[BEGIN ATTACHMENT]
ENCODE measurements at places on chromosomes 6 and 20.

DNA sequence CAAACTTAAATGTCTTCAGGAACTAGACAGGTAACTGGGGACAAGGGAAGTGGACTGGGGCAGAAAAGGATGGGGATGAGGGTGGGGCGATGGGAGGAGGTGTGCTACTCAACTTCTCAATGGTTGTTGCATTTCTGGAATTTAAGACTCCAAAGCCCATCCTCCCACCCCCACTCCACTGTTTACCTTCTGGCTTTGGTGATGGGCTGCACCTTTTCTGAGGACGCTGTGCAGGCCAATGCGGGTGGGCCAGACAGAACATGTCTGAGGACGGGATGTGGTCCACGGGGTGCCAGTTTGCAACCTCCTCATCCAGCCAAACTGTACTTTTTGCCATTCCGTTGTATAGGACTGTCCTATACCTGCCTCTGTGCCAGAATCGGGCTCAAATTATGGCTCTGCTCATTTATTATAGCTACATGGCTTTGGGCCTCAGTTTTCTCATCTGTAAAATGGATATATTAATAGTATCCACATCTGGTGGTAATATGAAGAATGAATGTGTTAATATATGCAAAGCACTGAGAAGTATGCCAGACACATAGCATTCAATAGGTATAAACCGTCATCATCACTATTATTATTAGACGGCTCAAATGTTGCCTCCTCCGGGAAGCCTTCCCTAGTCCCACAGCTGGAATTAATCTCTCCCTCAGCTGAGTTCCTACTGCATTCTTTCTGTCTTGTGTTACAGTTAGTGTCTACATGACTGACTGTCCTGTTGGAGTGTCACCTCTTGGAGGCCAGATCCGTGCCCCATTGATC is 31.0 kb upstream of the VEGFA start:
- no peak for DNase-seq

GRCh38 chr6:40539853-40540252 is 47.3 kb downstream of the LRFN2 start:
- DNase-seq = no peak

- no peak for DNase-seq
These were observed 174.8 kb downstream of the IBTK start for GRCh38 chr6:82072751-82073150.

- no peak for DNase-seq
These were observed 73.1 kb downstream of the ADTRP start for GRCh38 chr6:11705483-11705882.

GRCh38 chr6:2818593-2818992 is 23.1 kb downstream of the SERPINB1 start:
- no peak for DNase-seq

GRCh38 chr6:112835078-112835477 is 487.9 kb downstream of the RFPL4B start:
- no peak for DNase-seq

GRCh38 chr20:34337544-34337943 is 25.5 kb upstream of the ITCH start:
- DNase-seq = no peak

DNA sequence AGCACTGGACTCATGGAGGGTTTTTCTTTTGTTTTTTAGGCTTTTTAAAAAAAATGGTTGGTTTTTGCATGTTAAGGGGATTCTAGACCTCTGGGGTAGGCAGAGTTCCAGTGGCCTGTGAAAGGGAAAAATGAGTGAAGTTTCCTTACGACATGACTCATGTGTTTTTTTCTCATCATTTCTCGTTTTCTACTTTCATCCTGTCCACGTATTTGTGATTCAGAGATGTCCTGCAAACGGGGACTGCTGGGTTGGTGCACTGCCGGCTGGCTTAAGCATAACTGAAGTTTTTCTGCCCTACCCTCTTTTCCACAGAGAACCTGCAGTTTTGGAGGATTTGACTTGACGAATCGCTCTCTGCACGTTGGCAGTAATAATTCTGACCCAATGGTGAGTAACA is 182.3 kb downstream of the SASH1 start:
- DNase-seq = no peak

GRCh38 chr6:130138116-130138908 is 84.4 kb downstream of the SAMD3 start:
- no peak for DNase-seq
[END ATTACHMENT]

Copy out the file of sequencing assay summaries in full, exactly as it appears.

ENCODE measurements at places on chromosomes 6 and 20.

DNA sequence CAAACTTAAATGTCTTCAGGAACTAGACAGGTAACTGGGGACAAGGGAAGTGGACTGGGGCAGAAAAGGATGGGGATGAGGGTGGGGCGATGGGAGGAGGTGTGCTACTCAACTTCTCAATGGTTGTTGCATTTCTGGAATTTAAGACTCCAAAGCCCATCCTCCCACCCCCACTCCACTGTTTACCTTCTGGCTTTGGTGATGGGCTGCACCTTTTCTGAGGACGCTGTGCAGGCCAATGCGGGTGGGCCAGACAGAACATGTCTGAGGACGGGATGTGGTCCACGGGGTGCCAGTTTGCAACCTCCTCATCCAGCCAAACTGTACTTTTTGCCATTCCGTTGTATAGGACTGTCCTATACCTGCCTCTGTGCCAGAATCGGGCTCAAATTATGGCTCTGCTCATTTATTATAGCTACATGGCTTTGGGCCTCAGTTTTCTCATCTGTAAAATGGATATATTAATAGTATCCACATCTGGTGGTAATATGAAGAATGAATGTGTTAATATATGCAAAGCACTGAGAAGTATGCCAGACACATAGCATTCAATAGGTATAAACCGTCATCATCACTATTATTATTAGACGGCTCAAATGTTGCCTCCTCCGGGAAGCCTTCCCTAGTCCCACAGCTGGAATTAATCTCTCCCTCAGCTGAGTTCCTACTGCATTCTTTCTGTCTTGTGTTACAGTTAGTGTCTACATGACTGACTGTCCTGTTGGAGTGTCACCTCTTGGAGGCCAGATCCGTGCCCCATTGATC is 31.0 kb upstream of the VEGFA start:
- no peak for DNase-seq

GRCh38 chr6:40539853-40540252 is 47.3 kb downstream of the LRFN2 start:
- DNase-seq = no peak

- no peak for DNase-seq
These were observed 174.8 kb downstream of the IBTK start for GRCh38 chr6:82072751-82073150.

- no peak for DNase-seq
These were observed 73.1 kb downstream of the ADTRP start for GRCh38 chr6:11705483-11705882.

GRCh38 chr6:2818593-2818992 is 23.1 kb downstream of the SERPINB1 start:
- no peak for DNase-seq

GRCh38 chr6:112835078-112835477 is 487.9 kb downstream of the RFPL4B start:
- no peak for DNase-seq

GRCh38 chr20:34337544-34337943 is 25.5 kb upstream of the ITCH start:
- DNase-seq = no peak

DNA sequence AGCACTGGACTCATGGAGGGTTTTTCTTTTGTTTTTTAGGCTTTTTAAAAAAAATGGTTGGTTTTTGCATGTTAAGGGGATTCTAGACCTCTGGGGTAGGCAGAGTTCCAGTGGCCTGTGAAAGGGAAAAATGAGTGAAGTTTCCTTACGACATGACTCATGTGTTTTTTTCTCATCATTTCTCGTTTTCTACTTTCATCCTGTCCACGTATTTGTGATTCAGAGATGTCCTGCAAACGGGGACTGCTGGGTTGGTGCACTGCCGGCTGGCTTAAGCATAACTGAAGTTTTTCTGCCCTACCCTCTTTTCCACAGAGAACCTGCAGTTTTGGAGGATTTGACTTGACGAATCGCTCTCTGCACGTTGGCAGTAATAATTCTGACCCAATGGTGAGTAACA is 182.3 kb downstream of the SASH1 start:
- DNase-seq = no peak

GRCh38 chr6:130138116-130138908 is 84.4 kb downstream of the SAMD3 start:
- no peak for DNase-seq